Instances such as this amplify the usefullness of the Finagle Constant, the Bougerre Factor and the Diddle Coefficient in correcting faulty and/or missing data to obtain the projected result.

Bill in Vigo
August 12, 2008 9:15 am

Tom in Fl has it correct. Most recent studies seem to indicate that our climate is within range of normal variables. If you remove the area of variability and use a thin line you can more expound on the gravity of the situation and have an entirely different view. 1. this is normal in the context of historical events.
2. this is much different from our historic record. I think that we must use all data and show our average temps with percentage of variability just as
Tom described in his example. Anything else just begs to be exploited by alarmist of either warming or cooling.
Just my 2 cents,
Bill Derryberry

Chris H
August 12, 2008 10:34 am

@John Goetz who said “With all three months available, I now force symmetry into the result.”
While that is true, the symmetrical graph ‘proves’ that the algorithm is not inherently biased (although one could deduce that without the graph). But yes, it is nice to have a measure of the inaccuracy of the GISS estimation method 🙂
BTW, it would actually be very difficult to systematically attempt to “trick” the GISS estimation algorithm into producing higher & higher temperatures, so I really don’t see there could be any (un)intentional biasing going on. Seems far more likely that the urban heat effect is simply not being sufficiently accounted for….?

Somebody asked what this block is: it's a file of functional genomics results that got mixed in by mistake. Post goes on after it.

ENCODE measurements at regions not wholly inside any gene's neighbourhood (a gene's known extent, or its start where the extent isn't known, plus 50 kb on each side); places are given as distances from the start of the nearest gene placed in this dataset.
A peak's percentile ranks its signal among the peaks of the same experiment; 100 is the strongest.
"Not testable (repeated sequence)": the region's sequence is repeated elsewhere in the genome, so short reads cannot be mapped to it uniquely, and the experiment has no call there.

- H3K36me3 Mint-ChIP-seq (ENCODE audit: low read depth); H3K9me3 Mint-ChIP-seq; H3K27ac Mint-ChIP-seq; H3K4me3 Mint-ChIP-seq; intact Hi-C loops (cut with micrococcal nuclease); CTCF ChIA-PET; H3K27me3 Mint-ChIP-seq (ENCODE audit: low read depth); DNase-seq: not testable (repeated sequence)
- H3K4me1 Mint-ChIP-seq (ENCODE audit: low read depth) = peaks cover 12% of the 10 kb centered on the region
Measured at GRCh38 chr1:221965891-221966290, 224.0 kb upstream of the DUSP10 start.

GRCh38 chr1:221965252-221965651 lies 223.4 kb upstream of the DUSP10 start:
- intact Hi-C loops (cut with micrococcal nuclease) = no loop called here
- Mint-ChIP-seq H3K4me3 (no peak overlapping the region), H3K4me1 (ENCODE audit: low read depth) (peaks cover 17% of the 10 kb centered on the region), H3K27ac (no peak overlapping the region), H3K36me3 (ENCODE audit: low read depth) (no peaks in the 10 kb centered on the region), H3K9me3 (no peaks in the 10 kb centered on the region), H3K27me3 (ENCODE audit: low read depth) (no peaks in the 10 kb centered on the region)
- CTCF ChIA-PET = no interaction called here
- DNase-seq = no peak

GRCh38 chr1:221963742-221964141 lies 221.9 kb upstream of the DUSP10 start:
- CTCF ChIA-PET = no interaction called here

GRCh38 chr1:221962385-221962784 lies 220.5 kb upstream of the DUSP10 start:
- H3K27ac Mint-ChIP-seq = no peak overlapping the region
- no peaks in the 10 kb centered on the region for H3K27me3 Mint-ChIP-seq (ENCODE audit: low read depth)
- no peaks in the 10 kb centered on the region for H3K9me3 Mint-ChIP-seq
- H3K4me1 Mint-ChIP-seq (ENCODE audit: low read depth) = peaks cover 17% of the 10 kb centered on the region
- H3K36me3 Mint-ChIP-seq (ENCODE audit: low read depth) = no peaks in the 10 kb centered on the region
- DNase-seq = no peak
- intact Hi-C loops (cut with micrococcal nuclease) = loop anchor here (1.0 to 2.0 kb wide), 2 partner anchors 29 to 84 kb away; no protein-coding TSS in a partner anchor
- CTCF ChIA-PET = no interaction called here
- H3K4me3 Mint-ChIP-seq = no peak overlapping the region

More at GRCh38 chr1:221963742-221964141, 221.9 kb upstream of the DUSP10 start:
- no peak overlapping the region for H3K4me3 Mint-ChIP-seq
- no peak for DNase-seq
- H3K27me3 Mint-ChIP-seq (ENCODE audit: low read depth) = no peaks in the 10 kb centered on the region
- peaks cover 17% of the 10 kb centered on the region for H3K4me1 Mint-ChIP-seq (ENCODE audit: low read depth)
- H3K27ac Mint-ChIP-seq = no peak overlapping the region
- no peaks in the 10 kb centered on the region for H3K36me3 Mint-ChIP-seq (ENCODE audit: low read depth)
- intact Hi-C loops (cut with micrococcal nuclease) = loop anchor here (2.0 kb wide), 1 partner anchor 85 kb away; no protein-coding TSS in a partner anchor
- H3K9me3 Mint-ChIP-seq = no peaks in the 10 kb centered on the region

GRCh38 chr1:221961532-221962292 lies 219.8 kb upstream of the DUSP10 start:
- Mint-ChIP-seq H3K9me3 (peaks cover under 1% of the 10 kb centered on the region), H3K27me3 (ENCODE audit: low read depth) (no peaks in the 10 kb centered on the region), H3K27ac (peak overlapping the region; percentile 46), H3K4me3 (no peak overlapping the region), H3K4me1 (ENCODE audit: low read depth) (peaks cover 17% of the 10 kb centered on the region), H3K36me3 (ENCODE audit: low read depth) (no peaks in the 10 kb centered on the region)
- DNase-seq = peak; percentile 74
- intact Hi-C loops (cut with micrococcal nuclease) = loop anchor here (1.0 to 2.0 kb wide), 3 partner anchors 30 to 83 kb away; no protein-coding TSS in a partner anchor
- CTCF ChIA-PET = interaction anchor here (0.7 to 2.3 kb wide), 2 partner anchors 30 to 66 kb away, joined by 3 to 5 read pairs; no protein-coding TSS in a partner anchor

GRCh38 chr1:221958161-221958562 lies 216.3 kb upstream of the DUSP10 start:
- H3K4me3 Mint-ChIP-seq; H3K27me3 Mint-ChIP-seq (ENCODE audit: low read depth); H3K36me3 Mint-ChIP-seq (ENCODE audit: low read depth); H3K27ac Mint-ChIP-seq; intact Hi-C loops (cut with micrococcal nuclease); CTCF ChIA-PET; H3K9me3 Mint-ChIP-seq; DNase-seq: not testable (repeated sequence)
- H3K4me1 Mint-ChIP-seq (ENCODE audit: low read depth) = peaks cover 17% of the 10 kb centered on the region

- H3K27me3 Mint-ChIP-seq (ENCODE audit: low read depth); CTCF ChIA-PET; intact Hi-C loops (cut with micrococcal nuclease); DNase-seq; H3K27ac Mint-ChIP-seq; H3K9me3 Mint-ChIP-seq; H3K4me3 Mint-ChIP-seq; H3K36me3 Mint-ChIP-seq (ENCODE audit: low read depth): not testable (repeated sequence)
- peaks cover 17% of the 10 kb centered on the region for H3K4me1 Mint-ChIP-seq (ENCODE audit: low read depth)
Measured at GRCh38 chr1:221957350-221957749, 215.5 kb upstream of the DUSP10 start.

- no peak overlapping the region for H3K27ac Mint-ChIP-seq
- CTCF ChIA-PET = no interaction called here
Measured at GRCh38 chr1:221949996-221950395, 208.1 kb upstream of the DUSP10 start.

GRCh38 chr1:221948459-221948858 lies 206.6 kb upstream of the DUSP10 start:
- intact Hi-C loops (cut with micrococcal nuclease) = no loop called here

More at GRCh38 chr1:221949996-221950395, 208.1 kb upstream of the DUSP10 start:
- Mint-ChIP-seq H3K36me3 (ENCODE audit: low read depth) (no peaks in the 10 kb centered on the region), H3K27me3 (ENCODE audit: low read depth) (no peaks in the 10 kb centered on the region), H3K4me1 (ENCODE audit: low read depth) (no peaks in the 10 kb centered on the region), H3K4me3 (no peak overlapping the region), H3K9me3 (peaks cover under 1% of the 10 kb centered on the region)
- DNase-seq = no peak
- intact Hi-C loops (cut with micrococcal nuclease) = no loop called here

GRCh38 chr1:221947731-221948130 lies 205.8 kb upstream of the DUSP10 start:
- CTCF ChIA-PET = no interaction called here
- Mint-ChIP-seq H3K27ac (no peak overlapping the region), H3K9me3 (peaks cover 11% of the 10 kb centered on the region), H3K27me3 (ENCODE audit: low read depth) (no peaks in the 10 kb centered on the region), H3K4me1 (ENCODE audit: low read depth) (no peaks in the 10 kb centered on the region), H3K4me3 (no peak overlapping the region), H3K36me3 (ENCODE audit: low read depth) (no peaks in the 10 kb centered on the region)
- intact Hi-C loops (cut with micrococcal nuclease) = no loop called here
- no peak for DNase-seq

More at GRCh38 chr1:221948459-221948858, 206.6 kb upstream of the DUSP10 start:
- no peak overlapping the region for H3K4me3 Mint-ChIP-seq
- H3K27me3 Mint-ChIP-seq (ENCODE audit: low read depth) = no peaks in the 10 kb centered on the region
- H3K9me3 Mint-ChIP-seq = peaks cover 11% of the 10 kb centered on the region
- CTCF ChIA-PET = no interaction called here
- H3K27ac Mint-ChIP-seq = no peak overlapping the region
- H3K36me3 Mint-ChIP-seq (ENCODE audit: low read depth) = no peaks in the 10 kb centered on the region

August 12, 2008 1:33 pm

I’m not sure that some of the readers understand what John did here. He is using actual data to estimate how much likely error there is in the estimated monthly temperatures used by GISS. We can’t know how wrong the actual guesses were. We can’t.
First, he showed that the averaging method GISS uses can produce a guesstimate that is significantly off. Look at a known Dec value and a known Feb value. Use the GISS method to guesstimate what Jan value would be (if it were not available, this guesstimate would be included in the GISS data).
But John only used data where we know Jan’s actual value. How does the hypothetical guesstimate (using GISS methodology) stack up with reality?
Answer — not good.

August 12, 2008 3:15 pm

John Goetz; thanks, that makes sense. So would an even more useful measure of accuracy be a sampling distribution for a single month, rather than a single station? Or you could estimate the standard errors for a month through monte carlo analysis?

Walter Dnes(@walterdnes)
August 12, 2008 6:06 pm

Can somebody post a URL where I can get my hands on the actual station temperature data, not the gridded data? And the 1951..1980 normals that GISS compares against?